Even Bertrand Russell -- an early exemplar of "antagonistic atheism" -- acknowledged in "A History of Western Philosophy" that the Enlightenment was essentially the culmination of Martin Luther's schism with the Roman Catholic Church -- the Reformation.The column, titled:
America a Christian nation? Think againTakes a very fair and practical look at the idea that America is a "Christian Nation."
Her answer, by the way, is "Yes and no." I'd agree with her answer but not with how she forms the question.
But let's look at the stumble.
Let me say on the outset that I am a big fan of hers. I disagree with her politics, of course, but that doesn't mean I can't be a fan. When she writes about music, she's awesome. However today? Looks like she uses the wikipedia for research. Take a look at the above now take a look at what I found this morning (4/9/12 at about 7:40am) at the article "Age of Enlightenment":
According to Bertrand Russell, however, the enlightenment was a phase in a progressive development, which began in antiquity, and that reason and challenges to the established order were constant ideals throughout that time. Russell argues that the enlightenment was ultimately born out of the Protestant reaction against the Catholic counter-reformation, when the philosophical views of the past two centuries crystallized into a coherent world view. He argues that many of the philosophical views, such as affinity for democracy against monarchy, originated among Protestants in the early 16th century to justify their desire to break away from the pope and the Catholic Church. Though many of these philosophical ideals were picked up by Catholics, Russell argues, by the 18th century the Enlightenment was the principal manifestation of the schism that began with Martin Luther. [emphasis added]The footnote ("") points to Russell's A History of Western Philosophy, pages 492-4. Here's a screen capture (sorry for the size, if you click on it, you can see it full sized). The main problem with Wikipedia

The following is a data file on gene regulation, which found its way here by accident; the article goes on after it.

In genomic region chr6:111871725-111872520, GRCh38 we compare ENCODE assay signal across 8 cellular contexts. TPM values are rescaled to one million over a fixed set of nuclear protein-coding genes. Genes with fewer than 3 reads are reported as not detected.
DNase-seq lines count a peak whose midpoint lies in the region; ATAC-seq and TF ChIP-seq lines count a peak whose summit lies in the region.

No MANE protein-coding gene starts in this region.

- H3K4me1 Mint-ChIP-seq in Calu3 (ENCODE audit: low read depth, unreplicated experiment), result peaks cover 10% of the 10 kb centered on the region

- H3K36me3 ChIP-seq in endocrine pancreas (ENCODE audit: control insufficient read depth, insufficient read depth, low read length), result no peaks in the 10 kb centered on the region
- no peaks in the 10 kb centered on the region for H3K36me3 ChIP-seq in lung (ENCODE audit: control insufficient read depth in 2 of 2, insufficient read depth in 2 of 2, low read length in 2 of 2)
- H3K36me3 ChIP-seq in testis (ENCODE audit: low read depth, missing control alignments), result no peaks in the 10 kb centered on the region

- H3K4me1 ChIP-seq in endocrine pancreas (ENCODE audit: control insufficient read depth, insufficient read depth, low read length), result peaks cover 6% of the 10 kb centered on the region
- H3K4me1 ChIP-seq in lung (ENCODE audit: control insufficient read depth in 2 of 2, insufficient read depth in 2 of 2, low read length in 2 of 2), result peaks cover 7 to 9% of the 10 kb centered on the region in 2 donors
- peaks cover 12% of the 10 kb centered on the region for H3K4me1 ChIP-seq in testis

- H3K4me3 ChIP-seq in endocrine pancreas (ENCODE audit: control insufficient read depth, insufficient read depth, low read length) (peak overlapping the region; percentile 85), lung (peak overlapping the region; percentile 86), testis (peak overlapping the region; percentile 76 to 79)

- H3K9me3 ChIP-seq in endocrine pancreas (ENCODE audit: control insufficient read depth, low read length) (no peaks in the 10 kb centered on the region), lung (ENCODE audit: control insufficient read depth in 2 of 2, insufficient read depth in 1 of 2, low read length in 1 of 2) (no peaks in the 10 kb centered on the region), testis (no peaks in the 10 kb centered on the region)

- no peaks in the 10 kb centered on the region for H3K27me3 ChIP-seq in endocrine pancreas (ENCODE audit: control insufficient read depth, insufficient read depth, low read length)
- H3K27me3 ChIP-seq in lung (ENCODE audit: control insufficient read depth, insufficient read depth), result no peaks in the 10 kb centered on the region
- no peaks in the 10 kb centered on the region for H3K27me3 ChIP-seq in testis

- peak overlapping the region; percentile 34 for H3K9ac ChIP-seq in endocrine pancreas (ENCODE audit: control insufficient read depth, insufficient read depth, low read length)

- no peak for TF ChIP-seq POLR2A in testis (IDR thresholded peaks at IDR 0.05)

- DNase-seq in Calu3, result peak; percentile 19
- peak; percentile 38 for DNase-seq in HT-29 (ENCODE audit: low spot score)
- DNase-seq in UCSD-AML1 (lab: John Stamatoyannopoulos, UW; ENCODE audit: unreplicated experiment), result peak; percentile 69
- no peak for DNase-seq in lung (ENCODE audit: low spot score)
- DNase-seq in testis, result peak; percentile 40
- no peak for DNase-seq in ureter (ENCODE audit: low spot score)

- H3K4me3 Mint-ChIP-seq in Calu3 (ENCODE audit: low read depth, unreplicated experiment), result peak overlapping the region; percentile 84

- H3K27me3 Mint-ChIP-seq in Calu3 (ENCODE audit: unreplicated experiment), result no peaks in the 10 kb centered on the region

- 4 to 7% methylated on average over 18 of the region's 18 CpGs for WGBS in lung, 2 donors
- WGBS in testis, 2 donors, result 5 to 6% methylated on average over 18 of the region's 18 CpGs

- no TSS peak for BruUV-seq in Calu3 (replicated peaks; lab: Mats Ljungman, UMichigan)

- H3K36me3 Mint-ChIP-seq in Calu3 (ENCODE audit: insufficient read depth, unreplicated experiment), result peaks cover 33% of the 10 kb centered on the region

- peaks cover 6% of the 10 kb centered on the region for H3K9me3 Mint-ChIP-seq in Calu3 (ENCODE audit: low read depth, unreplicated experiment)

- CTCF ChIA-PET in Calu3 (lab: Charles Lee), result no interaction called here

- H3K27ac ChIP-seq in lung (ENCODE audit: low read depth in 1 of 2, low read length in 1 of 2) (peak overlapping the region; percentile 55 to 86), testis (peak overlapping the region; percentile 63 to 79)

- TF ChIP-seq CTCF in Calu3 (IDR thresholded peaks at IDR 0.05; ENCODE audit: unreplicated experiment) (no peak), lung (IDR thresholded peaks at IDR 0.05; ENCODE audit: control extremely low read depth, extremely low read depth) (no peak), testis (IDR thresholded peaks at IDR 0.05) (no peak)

It's not that she's incorrect, but the problem with using Wikipedia as a reference is this: It's only as reliable as the last person who chose to edit it.
And so those few pages in the Russell aren't exactly about The Enlightenment but about the rise of science and "Modern Philosophy" after the Counter-Reformation. If you stretch the definition of "enlightenment" to cover " the rise of science and "Modern Philosophy" after the Counter-Reformation" then I guess Ruth Ann's correct but as I couldn't actually find the word "enlightenment" on those pages, I'd have to call it abit of a stretch. One that Ruth Ann could have avoided had she gone directly (as we all should) to Russell.
As to the question "Is this a Christian Nation?" I'd have to say that it depends on how you defines "Christian Nation." If one defines a nation as "Christian" because most of its citizens are Christian, then of course it is.
But if you look at the founding documents of that nation's government and find no reference to any religious authority (ie "This is a Christian Nation, it's laws are based on Christian principles." etc) then of course it's not.